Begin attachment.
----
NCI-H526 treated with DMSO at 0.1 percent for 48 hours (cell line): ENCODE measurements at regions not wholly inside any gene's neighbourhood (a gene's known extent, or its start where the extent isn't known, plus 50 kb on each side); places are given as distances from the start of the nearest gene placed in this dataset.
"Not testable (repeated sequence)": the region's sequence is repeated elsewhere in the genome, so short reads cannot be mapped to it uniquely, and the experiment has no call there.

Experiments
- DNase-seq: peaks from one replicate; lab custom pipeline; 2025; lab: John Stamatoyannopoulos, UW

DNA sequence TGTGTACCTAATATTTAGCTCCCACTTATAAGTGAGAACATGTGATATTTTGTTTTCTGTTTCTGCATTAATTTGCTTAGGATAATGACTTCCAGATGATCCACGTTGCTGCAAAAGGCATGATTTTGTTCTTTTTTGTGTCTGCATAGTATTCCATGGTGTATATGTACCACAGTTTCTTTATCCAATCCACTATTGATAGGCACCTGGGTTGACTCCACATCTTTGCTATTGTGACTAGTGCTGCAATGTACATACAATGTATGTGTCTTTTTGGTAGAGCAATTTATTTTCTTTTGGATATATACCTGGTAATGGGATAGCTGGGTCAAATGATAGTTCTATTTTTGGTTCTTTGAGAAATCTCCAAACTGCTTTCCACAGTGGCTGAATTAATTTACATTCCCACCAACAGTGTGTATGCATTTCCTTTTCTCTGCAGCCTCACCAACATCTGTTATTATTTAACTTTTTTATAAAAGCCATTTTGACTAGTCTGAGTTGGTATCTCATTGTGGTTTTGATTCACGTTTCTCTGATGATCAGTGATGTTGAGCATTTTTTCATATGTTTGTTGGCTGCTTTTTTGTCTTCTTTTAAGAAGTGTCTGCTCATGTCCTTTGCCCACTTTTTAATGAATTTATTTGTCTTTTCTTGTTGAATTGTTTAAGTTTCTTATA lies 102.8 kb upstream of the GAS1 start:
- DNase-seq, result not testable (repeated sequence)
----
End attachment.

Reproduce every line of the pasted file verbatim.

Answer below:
NCI-H526 treated with DMSO at 0.1 percent for 48 hours (cell line): ENCODE measurements at regions not wholly inside any gene's neighbourhood (a gene's known extent, or its start where the extent isn't known, plus 50 kb on each side); places are given as distances from the start of the nearest gene placed in this dataset.
"Not testable (repeated sequence)": the region's sequence is repeated elsewhere in the genome, so short reads cannot be mapped to it uniquely, and the experiment has no call there.

Experiments
- DNase-seq: peaks from one replicate; lab custom pipeline; 2025; lab: John Stamatoyannopoulos, UW

DNA sequence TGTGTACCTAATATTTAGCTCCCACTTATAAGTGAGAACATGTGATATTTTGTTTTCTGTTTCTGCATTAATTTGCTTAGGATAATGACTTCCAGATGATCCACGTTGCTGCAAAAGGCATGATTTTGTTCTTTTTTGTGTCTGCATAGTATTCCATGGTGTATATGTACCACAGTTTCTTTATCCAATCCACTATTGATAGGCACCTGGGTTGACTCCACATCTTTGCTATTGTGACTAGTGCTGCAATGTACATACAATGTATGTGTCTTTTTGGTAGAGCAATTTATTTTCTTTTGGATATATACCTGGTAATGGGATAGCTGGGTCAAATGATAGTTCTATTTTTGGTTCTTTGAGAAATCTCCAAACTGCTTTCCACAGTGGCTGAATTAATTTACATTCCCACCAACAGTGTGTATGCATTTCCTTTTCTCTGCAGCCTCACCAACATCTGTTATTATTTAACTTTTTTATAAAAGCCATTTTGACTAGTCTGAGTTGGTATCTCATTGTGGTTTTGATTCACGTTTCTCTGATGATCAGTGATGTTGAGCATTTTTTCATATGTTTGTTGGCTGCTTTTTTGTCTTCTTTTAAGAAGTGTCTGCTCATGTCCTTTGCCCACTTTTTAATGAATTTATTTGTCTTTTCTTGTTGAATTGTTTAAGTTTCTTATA lies 102.8 kb upstream of the GAS1 start:
- DNase-seq, result not testable (repeated sequence)